Autoimmunity plays a role in the development of chronic obstructive pulmonary disease (COPD), according to a recent genome study.
Genome-wide association studies identified several genes that contribute to the development of COPD, but scientists still lack a complete understanding of the pathogenesis of this disease. In a study published
in the American Journal of Respiratory Cell and Molecular Biology
, researchers examined the link between genetic variants in COPD and clinical phenotypes to understand the biological mechanisms underlying COPD.
The study was led by Georgia State University and Vanderbilt University Medical Center, which owns a DNA biobank that is linked to deidentified electronic health records, according to a press release from Georgia State University
Using genetic data from the biobank, called BioVU, Vanderbilt researchers performed a phenome-wide association study (PheWAS) of 16 previously reported COPD-associated single nucleotide polymorphisms (SNPs) that were identified from a genome-wide association study. SNPs represent a difference in a single DNA building block, called a nucleotide, and are the most common type of genetic variation among people.
Data were available from 18,335 adults of European descent who had provided informed consent. The researchers identified 1805 COPD cases and they defined phenotypes by using International Classification of Diseases, Ninth Revision
codes. The BioVU patients were primarily ever-smokers (67%), 54% female, and had a median age of 64 years.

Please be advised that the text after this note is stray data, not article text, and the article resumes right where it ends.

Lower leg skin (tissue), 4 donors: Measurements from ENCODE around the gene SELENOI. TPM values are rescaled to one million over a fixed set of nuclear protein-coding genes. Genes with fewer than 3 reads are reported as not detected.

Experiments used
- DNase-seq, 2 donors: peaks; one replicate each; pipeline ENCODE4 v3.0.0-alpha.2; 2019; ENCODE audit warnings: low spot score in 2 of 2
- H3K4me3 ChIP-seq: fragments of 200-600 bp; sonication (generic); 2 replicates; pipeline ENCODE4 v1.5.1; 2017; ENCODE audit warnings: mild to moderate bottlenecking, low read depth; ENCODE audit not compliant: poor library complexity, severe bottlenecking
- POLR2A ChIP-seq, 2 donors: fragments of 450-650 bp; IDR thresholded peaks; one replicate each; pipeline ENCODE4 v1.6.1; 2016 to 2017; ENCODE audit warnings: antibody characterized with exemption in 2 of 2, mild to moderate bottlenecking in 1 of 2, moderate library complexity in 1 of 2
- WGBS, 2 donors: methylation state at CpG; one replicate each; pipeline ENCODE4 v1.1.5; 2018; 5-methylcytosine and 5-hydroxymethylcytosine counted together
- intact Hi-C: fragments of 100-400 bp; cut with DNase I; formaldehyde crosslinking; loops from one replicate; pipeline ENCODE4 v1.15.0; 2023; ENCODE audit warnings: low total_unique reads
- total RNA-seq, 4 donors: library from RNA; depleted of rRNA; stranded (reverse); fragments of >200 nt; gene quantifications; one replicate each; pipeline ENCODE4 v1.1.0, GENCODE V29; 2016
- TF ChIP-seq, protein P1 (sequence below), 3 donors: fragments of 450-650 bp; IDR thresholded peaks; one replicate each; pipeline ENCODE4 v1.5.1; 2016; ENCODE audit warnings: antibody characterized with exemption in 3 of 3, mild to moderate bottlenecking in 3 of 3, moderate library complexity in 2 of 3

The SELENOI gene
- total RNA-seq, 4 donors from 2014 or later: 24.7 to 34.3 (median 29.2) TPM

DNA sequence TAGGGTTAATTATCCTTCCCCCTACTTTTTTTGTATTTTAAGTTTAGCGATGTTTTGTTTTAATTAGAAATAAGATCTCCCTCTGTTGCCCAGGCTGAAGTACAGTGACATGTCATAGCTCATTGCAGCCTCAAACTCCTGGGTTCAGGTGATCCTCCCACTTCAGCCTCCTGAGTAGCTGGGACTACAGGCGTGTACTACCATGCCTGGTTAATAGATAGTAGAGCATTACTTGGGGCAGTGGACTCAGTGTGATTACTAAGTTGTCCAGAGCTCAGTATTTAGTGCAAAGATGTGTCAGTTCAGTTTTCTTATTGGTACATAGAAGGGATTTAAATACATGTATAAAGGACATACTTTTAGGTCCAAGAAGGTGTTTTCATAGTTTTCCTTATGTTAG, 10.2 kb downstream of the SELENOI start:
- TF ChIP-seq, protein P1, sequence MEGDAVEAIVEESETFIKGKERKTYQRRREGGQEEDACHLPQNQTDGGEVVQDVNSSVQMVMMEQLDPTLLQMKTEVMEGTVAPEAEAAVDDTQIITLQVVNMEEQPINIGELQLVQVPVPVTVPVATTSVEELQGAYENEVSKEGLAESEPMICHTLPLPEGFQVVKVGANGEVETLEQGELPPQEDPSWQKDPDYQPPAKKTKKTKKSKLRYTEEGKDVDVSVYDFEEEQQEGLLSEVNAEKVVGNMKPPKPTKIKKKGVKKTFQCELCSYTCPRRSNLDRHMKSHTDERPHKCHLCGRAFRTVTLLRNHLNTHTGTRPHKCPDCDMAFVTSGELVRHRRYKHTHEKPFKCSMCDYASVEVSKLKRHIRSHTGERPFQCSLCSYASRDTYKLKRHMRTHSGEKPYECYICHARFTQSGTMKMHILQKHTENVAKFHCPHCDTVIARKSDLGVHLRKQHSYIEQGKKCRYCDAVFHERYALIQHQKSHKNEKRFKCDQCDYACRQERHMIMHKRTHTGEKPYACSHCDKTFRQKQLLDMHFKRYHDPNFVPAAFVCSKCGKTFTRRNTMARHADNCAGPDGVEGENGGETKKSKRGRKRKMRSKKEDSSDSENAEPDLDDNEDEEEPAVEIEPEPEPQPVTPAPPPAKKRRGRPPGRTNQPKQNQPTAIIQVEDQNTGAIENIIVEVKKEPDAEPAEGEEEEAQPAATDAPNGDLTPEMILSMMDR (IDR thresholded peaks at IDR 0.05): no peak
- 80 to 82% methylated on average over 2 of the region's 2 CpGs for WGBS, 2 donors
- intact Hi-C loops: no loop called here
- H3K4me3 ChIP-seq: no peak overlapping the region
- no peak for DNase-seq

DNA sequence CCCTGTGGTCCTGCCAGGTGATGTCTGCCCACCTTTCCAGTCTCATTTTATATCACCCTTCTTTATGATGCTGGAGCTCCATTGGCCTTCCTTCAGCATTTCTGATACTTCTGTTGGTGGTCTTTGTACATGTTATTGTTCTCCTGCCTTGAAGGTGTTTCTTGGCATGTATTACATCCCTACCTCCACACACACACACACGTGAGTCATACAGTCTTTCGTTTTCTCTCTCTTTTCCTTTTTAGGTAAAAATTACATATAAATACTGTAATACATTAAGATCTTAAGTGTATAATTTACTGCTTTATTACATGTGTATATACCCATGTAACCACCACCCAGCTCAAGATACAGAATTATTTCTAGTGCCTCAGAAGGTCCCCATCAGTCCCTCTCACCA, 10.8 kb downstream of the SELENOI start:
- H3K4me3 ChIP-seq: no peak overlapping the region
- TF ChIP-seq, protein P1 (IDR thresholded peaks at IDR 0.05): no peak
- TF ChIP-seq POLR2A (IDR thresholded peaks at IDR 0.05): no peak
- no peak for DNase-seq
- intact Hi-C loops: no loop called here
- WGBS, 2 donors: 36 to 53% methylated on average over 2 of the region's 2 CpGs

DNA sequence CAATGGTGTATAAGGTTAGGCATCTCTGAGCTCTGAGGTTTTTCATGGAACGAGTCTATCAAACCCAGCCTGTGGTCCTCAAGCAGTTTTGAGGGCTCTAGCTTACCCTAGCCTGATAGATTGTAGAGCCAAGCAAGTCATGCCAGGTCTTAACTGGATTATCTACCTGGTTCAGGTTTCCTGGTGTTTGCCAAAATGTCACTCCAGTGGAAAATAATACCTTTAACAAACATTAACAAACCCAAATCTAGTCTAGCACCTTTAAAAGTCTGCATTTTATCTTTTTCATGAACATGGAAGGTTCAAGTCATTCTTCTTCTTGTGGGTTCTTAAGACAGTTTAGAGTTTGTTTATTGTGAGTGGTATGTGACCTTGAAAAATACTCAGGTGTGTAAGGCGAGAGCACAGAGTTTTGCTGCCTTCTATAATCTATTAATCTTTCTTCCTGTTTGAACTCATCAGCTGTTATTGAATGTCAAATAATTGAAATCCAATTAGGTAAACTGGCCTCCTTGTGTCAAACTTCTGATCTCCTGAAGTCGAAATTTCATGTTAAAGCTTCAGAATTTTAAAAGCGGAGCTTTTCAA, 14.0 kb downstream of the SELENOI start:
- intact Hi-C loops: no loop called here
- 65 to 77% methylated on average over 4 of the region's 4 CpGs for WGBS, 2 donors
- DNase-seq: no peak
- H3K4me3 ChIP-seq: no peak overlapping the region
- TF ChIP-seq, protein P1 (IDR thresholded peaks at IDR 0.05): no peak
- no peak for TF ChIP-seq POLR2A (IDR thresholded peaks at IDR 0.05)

“We found that a specific SNP, rs2074488, is positively associated with COPD and is linked to the HLA-C gene, which presents a protein to B or T immune cells to kill bacteria or viruses. This makes COPD similar to autoimmune disease,” said Xiangming Ji, PhD, assistant professor in the Byrdine F. Lewis College of Nursing and Health Professions at Georgia State. "This SNP is also associated with several autoimmune diseases, like type 1 diabetes and rheumatoid arthritis, which suggests a genetic link between autoimmune disease and COPD. Many years ago, people believed that one of the causes of COPD is because the autoimmune system attacks its own lungs. We kind of confirmed that by our big data."
This study could provide insight on opportunities for drug repurposing, Ji said. For instance, a drug that is effective for diabetes could possibly be used to treat COPD because both diseases involve autoimmune responses.
The findings suggest future research should explore the role of the immune system in the pathogenesis of COPD. The researchers also hope that scientists will investigate how normal SNPs are related to COPD.
Ji X, Niu X, Qian J, et al. A phenome-wide association study uncovers a role for autoimmunity in the development of chronic obstructive pulmonary disease. Am J Respir Cell Mol Biol
. 2018;58(6):777-779. doi: 10.1165/rcmb.2017-0409LE.